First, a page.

The 1970 Postal Strike


On the afternoon of March 23, 1970, President Richard Nixon addressed the American public on television. He announced that he had, “just now, directed the activation of the men of the various military organizations to begin in NYC the restoration of essential mail services.” The president took this extraordinary step as a reaction to an ongoing wild-cat strike among U.S. postal workers. At the core of the strikers’ complaints were recent Congressional actions that gave a 41% pay raise to Members of Congress while postal employees would receive a 4% raise. Letter carriers and other postal workers were at the low end of the national wage scale. The situation was so dire that some carriers in New York City were eligible for welfare programs.

Letter carriers holding On Strike and Decent Wages, Decent Conditions signs
Wildcat strikers from Detroit, Michigan on strike

The strike began just after midnight on March 18, 1970, as members of the National Association of Letter Carriers (NALC) local #36 voted 1,555 to 1,055 to walk out the next morning. Even as NALC president James Rademacher urged his membership to return to work, the wild-cat strike spread across the nation. By the time President Nixon appeared on television to announce his decision to call up the reserves to help move mail in New York City, the strike had spread to 100 US cities, and involved over 200,000 postal workers.

As workers marched in picket lines in front of post offices from New York to Los Angeles, Americans who might have taken their mail for granted in previous weeks were anxiously seeking a resolution to the strike. At a time before cell phones and the internet, when fax machines were brand new and few in number, mail carriers toted the nation’s commerce and information in their bags. Letters, bills and checks to pay those bills, birthday cards, passports, legal documents, and even draft notices piled up in mail sacks on post office floors across the nation.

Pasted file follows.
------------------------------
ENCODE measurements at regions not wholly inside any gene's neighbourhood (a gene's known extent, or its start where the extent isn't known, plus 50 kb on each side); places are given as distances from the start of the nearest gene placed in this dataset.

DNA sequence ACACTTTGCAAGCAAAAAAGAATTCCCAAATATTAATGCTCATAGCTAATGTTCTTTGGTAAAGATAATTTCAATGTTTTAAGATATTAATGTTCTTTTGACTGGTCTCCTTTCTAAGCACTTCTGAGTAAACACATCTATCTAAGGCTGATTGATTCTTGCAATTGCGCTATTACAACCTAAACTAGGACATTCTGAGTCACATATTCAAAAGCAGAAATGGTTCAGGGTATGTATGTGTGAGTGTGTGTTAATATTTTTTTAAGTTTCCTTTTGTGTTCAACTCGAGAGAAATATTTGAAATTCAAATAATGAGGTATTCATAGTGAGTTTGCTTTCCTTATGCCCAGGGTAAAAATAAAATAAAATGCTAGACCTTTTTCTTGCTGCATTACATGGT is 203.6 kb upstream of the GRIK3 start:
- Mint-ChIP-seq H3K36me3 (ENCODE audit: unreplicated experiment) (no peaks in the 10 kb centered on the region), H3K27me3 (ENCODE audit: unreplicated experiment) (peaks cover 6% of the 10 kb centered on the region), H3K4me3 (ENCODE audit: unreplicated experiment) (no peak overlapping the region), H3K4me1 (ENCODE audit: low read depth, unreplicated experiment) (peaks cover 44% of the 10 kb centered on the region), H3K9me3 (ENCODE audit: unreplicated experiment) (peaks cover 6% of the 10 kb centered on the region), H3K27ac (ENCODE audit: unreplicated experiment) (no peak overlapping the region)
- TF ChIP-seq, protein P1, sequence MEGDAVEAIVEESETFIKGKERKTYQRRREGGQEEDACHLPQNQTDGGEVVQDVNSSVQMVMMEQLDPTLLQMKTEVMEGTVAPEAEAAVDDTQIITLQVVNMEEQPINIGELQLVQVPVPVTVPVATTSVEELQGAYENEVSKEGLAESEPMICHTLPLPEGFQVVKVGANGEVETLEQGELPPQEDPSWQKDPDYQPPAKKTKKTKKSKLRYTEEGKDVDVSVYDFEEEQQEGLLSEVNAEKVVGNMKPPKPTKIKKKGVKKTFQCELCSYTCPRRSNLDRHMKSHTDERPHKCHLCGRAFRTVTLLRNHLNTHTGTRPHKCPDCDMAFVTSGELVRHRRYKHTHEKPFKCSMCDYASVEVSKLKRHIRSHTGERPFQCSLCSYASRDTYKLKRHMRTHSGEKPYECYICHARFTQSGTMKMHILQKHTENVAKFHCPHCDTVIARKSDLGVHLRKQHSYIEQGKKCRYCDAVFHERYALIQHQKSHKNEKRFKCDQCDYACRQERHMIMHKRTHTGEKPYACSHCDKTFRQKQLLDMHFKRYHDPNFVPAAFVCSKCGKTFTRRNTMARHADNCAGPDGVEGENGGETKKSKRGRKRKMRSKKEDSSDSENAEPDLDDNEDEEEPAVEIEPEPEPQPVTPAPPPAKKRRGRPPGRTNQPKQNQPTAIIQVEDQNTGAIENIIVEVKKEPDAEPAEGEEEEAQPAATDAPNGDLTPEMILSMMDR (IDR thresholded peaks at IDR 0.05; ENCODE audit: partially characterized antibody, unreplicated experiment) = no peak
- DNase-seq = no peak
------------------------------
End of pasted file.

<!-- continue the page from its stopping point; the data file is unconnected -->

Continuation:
The strike came to an end a little over a week after it began. Postal workers eventually secured a larger pay increase. The troubles that had led to the 1970 strike were not unique to postal workers. By the late 1960s it had become evident that the centuries old institution of the Post Office Department was crumbling under the strain of post World War II mail volumes. The solution to many of these problems at that time was the reorganization of the Department on July 1, 1971 into the U.S. Postal Service. But that is another story for another blog and another time.

On Saturday, March 20th, 2010, you can learn more about the strike from those who were there. Vincent R. Sombrotto (president emeritus of the National Association of Letter Carriers and member of Local 36), William Burrus (president of the American Postal Workers Union), and George Gould (former Staff Director of the Subcommittee on Postal Operations and Services) discuss these momentous events and the dramatic changes the strike sparked in the nation's mail service and its employees' lives.

Learn more about the Postal Strike of 1970 in this video.